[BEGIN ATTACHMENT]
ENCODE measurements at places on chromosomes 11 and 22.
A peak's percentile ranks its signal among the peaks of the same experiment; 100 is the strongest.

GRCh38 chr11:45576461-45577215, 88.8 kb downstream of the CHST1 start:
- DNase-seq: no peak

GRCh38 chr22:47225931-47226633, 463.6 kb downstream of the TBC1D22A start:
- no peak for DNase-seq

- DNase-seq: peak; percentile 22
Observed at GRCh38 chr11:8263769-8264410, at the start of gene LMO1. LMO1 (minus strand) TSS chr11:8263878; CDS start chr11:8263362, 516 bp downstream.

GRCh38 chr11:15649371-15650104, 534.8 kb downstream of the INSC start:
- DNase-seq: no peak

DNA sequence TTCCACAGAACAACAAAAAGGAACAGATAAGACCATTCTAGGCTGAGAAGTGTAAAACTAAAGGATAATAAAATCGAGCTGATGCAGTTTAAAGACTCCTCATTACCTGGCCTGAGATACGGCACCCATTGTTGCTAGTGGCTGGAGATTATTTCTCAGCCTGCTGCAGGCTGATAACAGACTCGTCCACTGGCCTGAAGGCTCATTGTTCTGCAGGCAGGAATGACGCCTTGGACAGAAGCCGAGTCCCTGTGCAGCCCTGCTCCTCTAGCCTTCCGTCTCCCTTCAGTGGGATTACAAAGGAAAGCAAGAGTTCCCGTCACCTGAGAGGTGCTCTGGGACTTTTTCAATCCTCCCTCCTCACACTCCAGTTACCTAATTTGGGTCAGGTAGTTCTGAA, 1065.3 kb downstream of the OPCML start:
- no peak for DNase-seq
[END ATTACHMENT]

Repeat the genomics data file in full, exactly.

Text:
ENCODE measurements at places on chromosomes 11 and 22.
A peak's percentile ranks its signal among the peaks of the same experiment; 100 is the strongest.

GRCh38 chr11:45576461-45577215, 88.8 kb downstream of the CHST1 start:
- DNase-seq: no peak

GRCh38 chr22:47225931-47226633, 463.6 kb downstream of the TBC1D22A start:
- no peak for DNase-seq

- DNase-seq: peak; percentile 22
Observed at GRCh38 chr11:8263769-8264410, at the start of gene LMO1. LMO1 (minus strand) TSS chr11:8263878; CDS start chr11:8263362, 516 bp downstream.

GRCh38 chr11:15649371-15650104, 534.8 kb downstream of the INSC start:
- DNase-seq: no peak

DNA sequence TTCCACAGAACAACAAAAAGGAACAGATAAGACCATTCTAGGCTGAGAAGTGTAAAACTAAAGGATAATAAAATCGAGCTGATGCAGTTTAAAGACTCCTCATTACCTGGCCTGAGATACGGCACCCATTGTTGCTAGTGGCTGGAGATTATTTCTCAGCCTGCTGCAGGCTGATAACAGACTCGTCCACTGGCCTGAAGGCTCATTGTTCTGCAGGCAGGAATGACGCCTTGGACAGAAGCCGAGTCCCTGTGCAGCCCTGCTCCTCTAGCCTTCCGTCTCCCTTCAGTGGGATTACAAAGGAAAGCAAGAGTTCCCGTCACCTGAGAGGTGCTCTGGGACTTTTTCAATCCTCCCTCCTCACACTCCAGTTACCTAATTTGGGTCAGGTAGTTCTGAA, 1065.3 kb downstream of the OPCML start:
- no peak for DNase-seq